Messenger RNA (mRNA) is having a moment. This year, hundreds of millions of people will receive shots of the Pfizer-BioNTech or Moderna vaccines for COVID-19. The crucial ingredient in each injection is mRNA, short-lived strands of genetic material that prompt our cells to start making SARS-CoV-2 proteins, which in turn help our immune systems develop antibodies that prevent future infections. Thanks to decades of scientific perseverance, billions of dollars of investment in the technology, and previous work on coronaviruses, the vaccine makers were able to design their vaccines and prove their safety and efficacy in under a year.
The success of these COVID-19 vaccines is remarkable and was far from guaranteed. mRNA is incredibly delicate. Enzymes in the environment and in our bodies are quick to chop mRNA into pieces, making lab experiments difficult and the delivery of mRNA to our cells daunting. On top of that, mRNA strands are large and negatively charged and can’t simply waltz across the protective lipid membranes of cells. Many scientists thought the technology would never work.
“There were many, many skeptics,” says Frank DeRosa, who began working with mRNA in 2008 and is now chief technology officer at Translate Bio, a firm developing mRNA vaccines with Sanofi. “People used to say that if you looked at it wrong it would fall apart.”
Luckily, scientists found a solution. To protect the fragile molecule as it sneaks into cells, they turned to a delivery technology with origins older than the idea of mRNA therapy itself: tiny balls of fat called lipid nanoparticles, or LNPs.
LNPs used in the COVID-19 vaccines contain just four ingredients: ionizable lipids whose positive charges bind to the negatively charged backbone of mRNA, pegylated lipids that help stabilize the particle, and phospholipids and cholesterol molecules that contribute to the particle’s structure. Thousands of these four components encapsulate mRNA, shield it from destructive enzymes, and shuttle it into cells, where the mRNA is unloaded and used to make proteins. Although the concept seems simple, perfecting it was far from straightforward.
Over more than 3 decades, promising lipids studied in the lab often failed to live up to their potential when tested in animals or humans. Positively charged lipids are inherently toxic, and companies struggled for years before landing on formulations that were safe and effective. When injected intravenously, the particles invariably accumulated in the liver, and delivery to other organs is still an obstacle. Reliably manufacturing consistent LNPs was another challenge, and producing the raw materials needed to make the particles is a limiting factor in the production of COVID-19 vaccines today.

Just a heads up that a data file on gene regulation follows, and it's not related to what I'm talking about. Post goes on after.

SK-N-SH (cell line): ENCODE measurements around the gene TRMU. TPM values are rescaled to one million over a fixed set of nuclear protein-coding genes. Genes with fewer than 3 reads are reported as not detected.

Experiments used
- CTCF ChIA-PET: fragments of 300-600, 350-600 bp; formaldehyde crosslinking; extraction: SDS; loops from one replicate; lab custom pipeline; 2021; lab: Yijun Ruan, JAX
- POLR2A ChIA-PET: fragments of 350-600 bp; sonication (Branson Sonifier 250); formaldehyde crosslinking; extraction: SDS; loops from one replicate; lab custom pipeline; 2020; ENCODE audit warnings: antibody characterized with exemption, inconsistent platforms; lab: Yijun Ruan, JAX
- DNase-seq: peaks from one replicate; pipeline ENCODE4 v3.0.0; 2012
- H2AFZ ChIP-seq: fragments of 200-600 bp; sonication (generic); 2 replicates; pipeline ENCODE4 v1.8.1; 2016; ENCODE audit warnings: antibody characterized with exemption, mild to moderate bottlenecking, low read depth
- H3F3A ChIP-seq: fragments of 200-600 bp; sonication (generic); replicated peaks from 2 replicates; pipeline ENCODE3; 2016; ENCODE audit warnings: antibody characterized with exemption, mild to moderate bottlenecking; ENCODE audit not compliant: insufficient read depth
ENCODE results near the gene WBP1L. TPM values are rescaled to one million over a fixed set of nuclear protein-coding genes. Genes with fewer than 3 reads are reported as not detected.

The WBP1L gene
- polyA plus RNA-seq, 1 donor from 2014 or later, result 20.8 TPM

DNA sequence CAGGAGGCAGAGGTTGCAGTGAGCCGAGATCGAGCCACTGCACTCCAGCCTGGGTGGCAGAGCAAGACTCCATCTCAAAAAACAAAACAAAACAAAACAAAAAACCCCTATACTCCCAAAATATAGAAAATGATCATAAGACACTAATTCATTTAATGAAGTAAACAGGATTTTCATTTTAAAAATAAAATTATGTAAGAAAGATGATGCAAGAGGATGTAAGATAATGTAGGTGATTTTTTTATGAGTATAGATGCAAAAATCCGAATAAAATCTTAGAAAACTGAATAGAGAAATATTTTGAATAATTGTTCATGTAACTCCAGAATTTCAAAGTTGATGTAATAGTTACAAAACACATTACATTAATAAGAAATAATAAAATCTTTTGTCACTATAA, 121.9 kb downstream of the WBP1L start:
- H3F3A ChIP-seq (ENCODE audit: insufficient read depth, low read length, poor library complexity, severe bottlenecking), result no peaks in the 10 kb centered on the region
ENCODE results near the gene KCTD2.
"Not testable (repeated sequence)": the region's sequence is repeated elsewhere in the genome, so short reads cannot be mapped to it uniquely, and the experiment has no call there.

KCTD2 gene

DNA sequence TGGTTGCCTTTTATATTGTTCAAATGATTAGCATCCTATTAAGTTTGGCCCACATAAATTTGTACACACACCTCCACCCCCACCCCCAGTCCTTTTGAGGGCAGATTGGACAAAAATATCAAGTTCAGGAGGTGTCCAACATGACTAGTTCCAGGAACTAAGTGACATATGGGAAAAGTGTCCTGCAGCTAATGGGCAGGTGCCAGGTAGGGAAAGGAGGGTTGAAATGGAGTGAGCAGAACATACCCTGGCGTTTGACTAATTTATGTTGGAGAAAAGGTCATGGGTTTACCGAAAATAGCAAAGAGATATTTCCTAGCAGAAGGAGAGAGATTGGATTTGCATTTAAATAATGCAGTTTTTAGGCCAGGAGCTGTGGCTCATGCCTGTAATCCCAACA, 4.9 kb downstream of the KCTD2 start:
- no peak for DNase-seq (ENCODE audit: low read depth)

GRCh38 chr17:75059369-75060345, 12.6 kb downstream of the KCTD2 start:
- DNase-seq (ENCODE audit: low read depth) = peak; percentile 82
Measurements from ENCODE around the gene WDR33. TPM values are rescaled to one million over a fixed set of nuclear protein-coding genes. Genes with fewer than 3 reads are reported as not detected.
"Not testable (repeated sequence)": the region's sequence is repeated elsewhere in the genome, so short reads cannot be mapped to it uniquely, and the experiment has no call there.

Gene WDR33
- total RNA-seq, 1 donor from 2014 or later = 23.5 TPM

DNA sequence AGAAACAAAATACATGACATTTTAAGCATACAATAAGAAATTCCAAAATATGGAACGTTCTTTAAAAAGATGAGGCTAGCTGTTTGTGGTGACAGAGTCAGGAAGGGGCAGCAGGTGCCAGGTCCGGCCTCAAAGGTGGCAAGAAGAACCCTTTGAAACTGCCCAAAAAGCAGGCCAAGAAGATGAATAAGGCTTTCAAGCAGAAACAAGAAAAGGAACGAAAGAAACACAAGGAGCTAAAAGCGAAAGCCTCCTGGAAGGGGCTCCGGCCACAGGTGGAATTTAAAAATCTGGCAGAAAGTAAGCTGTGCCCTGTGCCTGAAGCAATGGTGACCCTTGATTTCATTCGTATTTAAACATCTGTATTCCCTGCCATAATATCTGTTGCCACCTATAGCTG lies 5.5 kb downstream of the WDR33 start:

LNP development has been a headache, but without this packaging, mRNA vaccines would be nothing. “It is the unsung hero of the whole thing,” says Giuseppe Ciaramella, who was head of infectious diseases at Moderna from 2014 to 2018.
The vaccines, appropriately celebrated as a first for mRNA technology, are also a milestone for the nanoparticle field. Although the first drug based on an LNP was approved by the US Food and Drug Administration for a rare genetic disease in 2018, the two authorized mRNA vaccines for COVID-19 present a far bigger opportunity for the nanoparticles than even the field’s founders can imagine. “It is a tremendous vindication for everyone working in controlled drug delivery,” says Robert Langer, a chemical engineer at the Massachusetts Institute of Technology.
“LNPs will be going into millions of arms over the course of this year,” says University of British Columbia nanoparticle scientist Pieter Cullis. “What was a fringe field back in the 1980s has turned into something that is mainstream now.”
Modern LNPs can be traced back to work on simpler systems called liposomes, hollow lipid spheres often made of just two or three kinds of lipids. In the early 1980s, Cullis found that cancer drugs could diffuse into these liposomes and get trapped in the hollow core. When injected into animals with cancer, the liposomes would slip through the leaky vasculature of tumors, enter cells, and unleash a drug. Cullis, and several others, started companies with the hope that liposomes could safely deliver otherwise toxic drugs into tumors in humans.